Sunday, March 15, 2015

Attempts of Ico­no­clasts to Les­sen The Glory of the Queen of Hea­ven;They are put to shame. By Fr. Serap­him Rose

After the third Ecu­me­ni­cal Coun­cil chri­sti­ans in Con­stan­ti­nople and in other pla­ces began more fer­vently hasten to the inter­ces­sions of the Mot­her of God and their hopes in Her inter­ces­sions were not vain. She mani­fe­sted Her help to innu­me­rable sick people, help­less people and those in mis­fortune. 

Many times she appea­red as defen­der of Con­stan­ti­nople against outward ene­mies, once even showing in visible fas­hion to St. Andrew the Fool for Christ Her won­drous Pro­tection over the people who were praying at night in the Temple of Blachernae.

The Queen of Hea­ven gave victory in batt­les to the Byzan­tine Emper­ors, which is why they had the custom to take with them in their campaigns Her Icon of Hodi­gi­tria (Guide). She strengt­he­ned asce­tics and zea­lots of Chri­stian life in their battle against human pas­sions and weak­nes­ses. 

She enligh­te­ned and instructed the Fat­hers and Tea­chers of the Church ’ inclu­ding St. Cyril of Ale­xan­dria him­self when he was hesi­tat­ing to ack­now­ledge the inno­cence and san­ctity of St. John Chryso­stom. The Most Pure Vir­gin pla­ced hymns in the mouths of the com­po­sers of church hymns, some­ti­mes making renow­ned sin­gers out of the untalen­ted who had no gift of song, but who were pious labo­rers, such as St. Roma­nus the Sweet-Singer (the Melo­dist). 

Is it there­fore sur­pri­sing that Chri­sti­ans strove to mag­nify the name of their con­stant Inter­ces­sor? In Her honor feasts were establis­hed, won­drous songs were dedi­ca­ted to her and her Ima­ges were revered.

The malice of the prince of this world armed the sons of apost­asy once more to raise battle against Imma­nuel and His Mot­her in this same Con­stan­ti­nople, which reve­red now as Ephe­sus had pre­viously, the Mot­her of God as its Inter­ces­sor. Not daring at first to speak openly against the Cham­pion Gene­ral, they wis­hed to les­sen Her glo­ri­fi­ca­tion by for­bid­ding the vene­ra­tion of the Icons of Christ and His saints, cal­ling this idol-worship. 

The Mot­her of God now also strengt­he­ned zea­lots of piety in the battle for the vene­ra­tion of Ima­ges, mani­festing many signs from Her Icons and hea­ling the seve­red hand of St. John of Dama­scus who had writ­ten in defence of the Icons.

The per­secu­tion against the vene­ra­tors of Icons and Saints ended again in the victory and tri­umph of Ort­ho­doxy, for the vene­ra­tion given to the Icons ascends to those who are depi­cted in them; and the holy ones of God are vene­ra­ted as fri­ends of God for the sake of the Divine grace which dwelt in them in accor­dance with the words of the Psalm: “Most pre­cious to me are Thy fri­ends.” The Most Pure Mot­her of God was glo­ri­fied with spe­cial honor in hea­ven and on earth, and she even in the days of the mock­ing of the holy Icons mani­fe­sted through them so many won­drous mira­c­les that even today we remem­ber them with con­tri­tion.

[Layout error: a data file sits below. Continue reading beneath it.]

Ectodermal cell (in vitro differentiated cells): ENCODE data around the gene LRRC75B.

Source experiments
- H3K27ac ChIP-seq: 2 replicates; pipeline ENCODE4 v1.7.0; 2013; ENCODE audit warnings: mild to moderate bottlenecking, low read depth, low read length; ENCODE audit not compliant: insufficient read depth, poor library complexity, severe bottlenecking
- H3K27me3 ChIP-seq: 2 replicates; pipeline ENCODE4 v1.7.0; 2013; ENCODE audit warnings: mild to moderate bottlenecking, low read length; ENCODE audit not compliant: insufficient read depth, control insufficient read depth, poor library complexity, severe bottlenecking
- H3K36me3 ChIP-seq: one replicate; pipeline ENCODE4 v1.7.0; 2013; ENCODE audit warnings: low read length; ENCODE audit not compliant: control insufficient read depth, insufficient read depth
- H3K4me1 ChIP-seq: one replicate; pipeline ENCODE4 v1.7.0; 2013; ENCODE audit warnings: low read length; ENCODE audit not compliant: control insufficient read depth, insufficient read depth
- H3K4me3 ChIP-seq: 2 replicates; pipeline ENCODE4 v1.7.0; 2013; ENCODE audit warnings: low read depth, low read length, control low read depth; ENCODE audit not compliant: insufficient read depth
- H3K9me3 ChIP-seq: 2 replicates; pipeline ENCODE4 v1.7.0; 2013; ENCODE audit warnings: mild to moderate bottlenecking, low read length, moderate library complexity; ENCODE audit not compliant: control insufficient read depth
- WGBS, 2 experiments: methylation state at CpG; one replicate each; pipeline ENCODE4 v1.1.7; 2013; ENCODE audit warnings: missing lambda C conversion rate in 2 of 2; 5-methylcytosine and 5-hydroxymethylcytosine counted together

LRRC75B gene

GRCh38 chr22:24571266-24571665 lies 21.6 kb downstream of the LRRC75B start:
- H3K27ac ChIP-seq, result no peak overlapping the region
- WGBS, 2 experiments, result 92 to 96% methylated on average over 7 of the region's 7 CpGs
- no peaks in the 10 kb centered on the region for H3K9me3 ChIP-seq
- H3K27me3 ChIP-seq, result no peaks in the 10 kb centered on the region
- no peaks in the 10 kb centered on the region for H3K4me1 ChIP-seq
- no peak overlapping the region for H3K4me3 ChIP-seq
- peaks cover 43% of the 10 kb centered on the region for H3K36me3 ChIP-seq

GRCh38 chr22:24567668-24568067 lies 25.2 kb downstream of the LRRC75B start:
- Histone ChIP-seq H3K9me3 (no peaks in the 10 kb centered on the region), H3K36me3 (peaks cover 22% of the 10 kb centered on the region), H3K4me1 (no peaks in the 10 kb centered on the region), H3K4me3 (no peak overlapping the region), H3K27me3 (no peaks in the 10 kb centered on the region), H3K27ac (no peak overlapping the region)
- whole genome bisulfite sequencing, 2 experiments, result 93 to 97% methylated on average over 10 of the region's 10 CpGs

The hymn “In Thee All Cre­a­tion Rejoi­ces, 0 Thou Who Art Full of Grace,” and the Icon of the Three Hands remind us of the hea­ling of St. John Dama­s­cene before this Icon; the depi­ction of the Iveron Icon of the Mot­her of God reminds us of the mira­culous deli­ve­rance from ene­mies by this Icon, which had been thrown in the sea by a widow who was unable to save it.

No per­secu­tions against those who vene­ra­ted the Mot­her of God and all that is bound up with the memory of Her could les­sen the love of Chri­sti­ans for their Inter­ces­sor. The rule was establis­hed that every series of hymns in the Divine ser­vi­ces should end with a hymn or verse in honor of the Mot­her of God (the so-called “Theo­tokia”). Many times in the year Chri­sti­ans in all cor­ners of the world gat­her toget­her in church, as before they gat­he­red toget­her, to pra­ise Her, to thank Her for the bene­fa­ctions She has shown and to beg mercy.

But could the adver­s­ary of Chri­sti­ans, the devil, who goeth about roa­ring like a lion seeking whom he may devour (I Peter 5:8), remain an indif­fe­rent specta­tor to the glory of the Imma­cu­late One? Could he ack­now­ledge him­self as defe­a­ted, and cease to wage war­fare against the truth through men who do his will? 

And so, when all the uni­verse reso­un­ded with the good news of the Faith of Christ, when eve­rywhere the name of the Most Holy One was invo­ked, when the earth was fil­led with chur­ches, when the hou­ses of Chri­sti­ans were ador­ned with Icons depi­cting her, then there appea­red and began to spread a new false tea­ching about the Mot­her of God. This false tea­ching is dan­gerous in that many can­not imme­di­a­tely under­stand to what degree it under­mi­nes the true vene­ra­tion of the Mot­her of God.

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